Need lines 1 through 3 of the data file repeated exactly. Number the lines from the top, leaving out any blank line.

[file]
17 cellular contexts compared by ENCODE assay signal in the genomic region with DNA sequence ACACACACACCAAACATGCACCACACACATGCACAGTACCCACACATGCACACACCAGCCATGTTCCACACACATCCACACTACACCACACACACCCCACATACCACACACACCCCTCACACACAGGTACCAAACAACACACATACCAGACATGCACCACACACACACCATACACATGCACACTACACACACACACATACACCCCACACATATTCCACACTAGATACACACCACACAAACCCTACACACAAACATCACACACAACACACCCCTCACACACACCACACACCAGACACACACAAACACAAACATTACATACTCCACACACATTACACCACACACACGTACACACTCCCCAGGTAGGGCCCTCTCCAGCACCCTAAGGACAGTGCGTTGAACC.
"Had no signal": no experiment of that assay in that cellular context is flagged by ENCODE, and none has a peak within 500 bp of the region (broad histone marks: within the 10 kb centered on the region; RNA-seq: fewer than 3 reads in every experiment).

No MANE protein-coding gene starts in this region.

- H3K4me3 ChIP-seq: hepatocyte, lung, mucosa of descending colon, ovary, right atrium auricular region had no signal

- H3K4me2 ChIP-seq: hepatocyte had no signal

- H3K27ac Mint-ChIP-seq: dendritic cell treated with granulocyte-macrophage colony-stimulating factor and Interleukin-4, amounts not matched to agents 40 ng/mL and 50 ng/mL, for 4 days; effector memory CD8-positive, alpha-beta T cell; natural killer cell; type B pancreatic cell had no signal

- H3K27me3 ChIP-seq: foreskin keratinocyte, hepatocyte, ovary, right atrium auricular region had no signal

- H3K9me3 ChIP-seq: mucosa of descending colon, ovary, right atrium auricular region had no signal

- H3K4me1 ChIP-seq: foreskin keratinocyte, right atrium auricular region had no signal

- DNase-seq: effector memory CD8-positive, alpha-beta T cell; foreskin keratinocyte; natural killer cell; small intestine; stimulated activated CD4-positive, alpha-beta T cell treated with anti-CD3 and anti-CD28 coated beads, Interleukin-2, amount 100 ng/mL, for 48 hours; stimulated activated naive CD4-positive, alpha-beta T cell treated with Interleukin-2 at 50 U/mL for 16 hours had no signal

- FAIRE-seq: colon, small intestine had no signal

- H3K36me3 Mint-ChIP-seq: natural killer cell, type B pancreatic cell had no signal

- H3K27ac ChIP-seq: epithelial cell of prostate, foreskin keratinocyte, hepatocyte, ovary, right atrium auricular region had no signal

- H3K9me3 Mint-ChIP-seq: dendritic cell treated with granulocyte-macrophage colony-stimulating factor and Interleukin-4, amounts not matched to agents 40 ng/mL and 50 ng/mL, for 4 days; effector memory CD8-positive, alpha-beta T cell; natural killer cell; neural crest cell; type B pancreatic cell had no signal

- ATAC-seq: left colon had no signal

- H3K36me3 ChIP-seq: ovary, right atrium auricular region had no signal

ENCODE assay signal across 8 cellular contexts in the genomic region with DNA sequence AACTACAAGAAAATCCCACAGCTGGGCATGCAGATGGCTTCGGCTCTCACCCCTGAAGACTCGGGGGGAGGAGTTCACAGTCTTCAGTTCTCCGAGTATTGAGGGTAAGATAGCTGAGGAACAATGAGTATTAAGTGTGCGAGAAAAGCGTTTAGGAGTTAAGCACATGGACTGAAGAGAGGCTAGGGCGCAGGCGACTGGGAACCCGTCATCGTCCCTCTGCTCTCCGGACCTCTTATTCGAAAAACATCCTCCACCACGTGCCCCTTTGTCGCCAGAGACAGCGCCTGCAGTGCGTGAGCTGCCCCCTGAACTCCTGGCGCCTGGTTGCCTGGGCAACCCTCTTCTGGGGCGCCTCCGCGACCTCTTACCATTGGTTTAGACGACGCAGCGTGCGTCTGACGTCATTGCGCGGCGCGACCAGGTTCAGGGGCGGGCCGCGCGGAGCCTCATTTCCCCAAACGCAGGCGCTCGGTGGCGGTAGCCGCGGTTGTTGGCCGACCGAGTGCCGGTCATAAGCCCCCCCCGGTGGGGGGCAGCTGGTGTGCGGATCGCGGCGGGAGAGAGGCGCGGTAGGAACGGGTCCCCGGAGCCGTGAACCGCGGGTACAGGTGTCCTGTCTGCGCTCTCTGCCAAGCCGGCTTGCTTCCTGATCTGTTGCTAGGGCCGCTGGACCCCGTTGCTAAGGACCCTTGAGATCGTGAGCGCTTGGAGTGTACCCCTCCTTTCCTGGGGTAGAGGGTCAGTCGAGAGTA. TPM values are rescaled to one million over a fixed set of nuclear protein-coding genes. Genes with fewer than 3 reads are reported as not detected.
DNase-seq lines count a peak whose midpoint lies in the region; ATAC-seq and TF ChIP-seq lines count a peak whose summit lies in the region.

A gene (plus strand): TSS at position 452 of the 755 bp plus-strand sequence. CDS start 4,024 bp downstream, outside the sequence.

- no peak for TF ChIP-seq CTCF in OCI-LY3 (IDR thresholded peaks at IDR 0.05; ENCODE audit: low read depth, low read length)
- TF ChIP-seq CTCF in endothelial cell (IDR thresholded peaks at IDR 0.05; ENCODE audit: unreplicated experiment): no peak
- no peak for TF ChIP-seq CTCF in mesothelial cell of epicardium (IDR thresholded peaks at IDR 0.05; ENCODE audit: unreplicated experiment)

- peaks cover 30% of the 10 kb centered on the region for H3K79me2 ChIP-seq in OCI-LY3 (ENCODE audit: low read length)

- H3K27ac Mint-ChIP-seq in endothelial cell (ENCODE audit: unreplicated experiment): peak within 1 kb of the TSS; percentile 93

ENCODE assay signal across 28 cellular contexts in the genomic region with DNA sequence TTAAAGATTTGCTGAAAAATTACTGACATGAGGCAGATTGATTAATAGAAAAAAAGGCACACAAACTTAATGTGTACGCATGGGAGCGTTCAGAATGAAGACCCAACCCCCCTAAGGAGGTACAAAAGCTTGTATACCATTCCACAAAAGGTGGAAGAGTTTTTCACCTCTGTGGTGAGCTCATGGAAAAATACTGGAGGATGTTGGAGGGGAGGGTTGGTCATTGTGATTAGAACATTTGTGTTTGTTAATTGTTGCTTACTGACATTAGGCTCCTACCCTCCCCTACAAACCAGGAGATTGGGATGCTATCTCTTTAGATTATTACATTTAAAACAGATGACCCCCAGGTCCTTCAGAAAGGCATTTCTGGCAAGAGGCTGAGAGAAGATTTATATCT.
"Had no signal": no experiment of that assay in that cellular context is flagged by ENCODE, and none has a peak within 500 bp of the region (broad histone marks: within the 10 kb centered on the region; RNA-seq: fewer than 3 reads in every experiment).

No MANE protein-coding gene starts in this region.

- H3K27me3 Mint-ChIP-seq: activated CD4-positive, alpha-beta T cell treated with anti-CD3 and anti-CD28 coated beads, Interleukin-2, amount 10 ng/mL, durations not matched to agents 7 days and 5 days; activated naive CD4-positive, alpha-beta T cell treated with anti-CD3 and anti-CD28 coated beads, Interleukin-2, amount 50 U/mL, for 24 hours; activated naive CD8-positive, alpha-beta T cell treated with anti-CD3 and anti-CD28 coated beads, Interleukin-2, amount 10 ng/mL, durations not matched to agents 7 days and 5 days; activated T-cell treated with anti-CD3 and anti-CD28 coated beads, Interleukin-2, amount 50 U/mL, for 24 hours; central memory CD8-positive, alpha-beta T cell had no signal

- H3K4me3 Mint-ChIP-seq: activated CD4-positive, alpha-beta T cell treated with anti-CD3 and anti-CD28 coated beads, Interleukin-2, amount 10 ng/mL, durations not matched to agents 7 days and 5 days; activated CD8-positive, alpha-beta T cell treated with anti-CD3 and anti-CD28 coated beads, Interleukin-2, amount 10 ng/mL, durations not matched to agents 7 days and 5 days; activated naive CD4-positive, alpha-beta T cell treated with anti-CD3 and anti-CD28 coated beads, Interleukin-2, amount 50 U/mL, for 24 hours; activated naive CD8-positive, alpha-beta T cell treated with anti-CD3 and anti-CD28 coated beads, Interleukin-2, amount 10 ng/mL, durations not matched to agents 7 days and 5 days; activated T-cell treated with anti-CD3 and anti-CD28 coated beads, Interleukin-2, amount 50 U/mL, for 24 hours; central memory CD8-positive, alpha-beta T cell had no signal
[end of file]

17 cellular contexts compared by ENCODE assay signal in the genomic region with DNA sequence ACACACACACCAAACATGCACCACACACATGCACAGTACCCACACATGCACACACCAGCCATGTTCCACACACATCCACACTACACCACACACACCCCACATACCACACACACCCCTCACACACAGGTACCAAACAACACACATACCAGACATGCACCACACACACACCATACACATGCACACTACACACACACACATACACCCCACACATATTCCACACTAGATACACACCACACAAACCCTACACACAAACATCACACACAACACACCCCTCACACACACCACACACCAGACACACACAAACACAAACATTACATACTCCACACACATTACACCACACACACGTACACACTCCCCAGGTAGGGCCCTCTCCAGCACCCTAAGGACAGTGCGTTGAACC.
"Had no signal": no experiment of that assay in that cellular context is flagged by ENCODE, and none has a peak within 500 bp of the region (broad histone marks: within the 10 kb centered on the region; RNA-seq: fewer than 3 reads in every experiment).

No MANE protein-coding gene starts in this region.